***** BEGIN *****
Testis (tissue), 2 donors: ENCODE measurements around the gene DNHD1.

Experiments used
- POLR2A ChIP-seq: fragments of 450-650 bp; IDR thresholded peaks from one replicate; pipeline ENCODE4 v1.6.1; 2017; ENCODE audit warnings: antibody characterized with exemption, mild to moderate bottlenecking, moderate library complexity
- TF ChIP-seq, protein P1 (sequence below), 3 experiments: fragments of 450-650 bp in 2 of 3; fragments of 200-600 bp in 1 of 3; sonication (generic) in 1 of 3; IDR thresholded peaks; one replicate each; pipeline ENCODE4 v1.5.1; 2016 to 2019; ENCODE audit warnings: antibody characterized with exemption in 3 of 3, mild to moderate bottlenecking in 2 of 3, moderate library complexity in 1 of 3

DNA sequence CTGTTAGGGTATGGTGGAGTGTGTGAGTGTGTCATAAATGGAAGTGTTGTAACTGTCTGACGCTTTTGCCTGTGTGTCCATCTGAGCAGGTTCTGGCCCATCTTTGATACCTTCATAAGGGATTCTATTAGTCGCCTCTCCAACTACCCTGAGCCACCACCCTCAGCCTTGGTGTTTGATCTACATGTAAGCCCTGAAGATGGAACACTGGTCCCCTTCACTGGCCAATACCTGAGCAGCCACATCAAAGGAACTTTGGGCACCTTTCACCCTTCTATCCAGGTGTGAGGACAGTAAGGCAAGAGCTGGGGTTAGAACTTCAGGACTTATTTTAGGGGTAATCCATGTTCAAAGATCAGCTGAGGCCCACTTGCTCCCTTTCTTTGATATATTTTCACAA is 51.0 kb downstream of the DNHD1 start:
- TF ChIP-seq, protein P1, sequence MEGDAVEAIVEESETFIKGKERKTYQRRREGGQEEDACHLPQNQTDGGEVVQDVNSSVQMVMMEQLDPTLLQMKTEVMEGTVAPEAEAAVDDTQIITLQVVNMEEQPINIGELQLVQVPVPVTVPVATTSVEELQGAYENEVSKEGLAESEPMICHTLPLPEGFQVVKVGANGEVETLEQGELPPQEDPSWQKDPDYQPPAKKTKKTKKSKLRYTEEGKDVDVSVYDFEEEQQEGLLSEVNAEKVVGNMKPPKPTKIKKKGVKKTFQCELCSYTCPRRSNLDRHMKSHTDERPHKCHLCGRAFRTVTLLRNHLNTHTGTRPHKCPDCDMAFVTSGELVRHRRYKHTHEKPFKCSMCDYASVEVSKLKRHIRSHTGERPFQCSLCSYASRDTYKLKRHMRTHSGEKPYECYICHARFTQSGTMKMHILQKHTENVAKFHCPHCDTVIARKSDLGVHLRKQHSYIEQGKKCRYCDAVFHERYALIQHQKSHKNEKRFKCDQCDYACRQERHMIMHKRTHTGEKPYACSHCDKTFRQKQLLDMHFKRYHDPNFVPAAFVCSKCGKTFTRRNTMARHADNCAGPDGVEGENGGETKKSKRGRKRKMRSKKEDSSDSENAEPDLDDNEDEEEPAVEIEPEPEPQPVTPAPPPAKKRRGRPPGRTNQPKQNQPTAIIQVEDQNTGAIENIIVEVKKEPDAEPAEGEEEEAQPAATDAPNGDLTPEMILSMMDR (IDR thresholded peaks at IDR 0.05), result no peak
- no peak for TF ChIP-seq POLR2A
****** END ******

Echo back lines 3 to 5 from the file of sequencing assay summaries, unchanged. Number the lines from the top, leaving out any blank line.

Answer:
- POLR2A ChIP-seq: fragments of 450-650 bp; IDR thresholded peaks from one replicate; pipeline ENCODE4 v1.6.1; 2017; ENCODE audit warnings: antibody characterized with exemption, mild to moderate bottlenecking, moderate library complexity
- TF ChIP-seq, protein P1 (sequence below), 3 experiments: fragments of 450-650 bp in 2 of 3; fragments of 200-600 bp in 1 of 3; sonication (generic) in 1 of 3; IDR thresholded peaks; one replicate each; pipeline ENCODE4 v1.5.1; 2016 to 2019; ENCODE audit warnings: antibody characterized with exemption in 3 of 3, mild to moderate bottlenecking in 2 of 3, moderate library complexity in 1 of 3

DNA sequence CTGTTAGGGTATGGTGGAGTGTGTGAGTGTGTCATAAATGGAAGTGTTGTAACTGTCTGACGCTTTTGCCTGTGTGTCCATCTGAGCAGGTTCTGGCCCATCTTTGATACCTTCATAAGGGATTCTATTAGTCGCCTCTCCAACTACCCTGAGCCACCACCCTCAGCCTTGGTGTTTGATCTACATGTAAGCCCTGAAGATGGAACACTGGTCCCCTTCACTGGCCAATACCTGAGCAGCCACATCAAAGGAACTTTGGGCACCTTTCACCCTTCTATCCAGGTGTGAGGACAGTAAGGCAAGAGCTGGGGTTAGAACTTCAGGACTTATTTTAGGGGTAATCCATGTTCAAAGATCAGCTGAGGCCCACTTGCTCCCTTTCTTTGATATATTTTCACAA is 51.0 kb downstream of the DNHD1 start: